Google, which broke mobile industry practice by offering the Nexus One smartphone for sale exclusively on its website, has received its last shipment of the device for online sale.
Once the fresh inventory is sold out, the Nexus One won't be available anymore from Google, though it will still be sold by some mobile operator partners, according to a post on the official Nexus One blog on Friday.
The phone will still be sold by some carrier partners, including Vodafone in Europe and KT in South Korea, and Google will continue to provide support for existing devices, the blog post said. Developers will still be able to buy a Nexus One by logging into Google's Android Market Publisher site and going through a partner company, Google said.
Google introduced the Nexus One on Jan. 5, calling it a showcase for the Android software it was developing. Made in close partnership with Taiwan-based hardware vendor HTC, it featured a 3.7-inch OLED display, a 1GHz Qualcomm Snapdragon processor and the Android 2.1 operating system.
But possibly the most innovative thing about the Nexus One was how it was to be sold. Google offered it unlocked for US$530 or with a T-Mobile USA service contract for $179. Either way, customers could only buy it online, without being able to touch or try out the phone in a store. They had to have a Google login and use Google Checkout to buy the Nexus One.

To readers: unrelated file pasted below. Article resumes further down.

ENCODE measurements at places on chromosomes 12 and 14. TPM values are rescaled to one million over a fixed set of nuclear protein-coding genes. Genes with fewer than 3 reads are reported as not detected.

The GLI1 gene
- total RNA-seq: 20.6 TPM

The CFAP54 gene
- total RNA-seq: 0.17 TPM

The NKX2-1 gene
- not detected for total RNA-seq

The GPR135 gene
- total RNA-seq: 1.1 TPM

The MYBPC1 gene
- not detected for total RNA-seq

Soon after the phone went on sale, Google's support forums were hit with numerous complaints from buyers who said they hadn't been able to get prompt assistance from Google, T-Mobile, or HTC when they had problems with the phone. Complaints also cropped up about the cost of getting out of the T-Mobile contract early. The terms of service listed early termination fees imposed by both Google and the carrier, adding up to as much as $550. In the first weeks after the introduction, Google began responding to more customer complaints, and the company later reduced its termination fee.
Versions of the Nexus One also became available for other mobile operators, including AT&T, Vodafone, and South Korea's KT. But on May 14, Google said it would shut down the e-commerce functions of the Nexus One site because sales had fallen short of expectations. "It's clear that many customers like a hands-on experience before buying a phone," and more service plan options, Google Vice President Andy Rubin wrote in a blog post then. The company said it would expand retail availability of the phone through partners.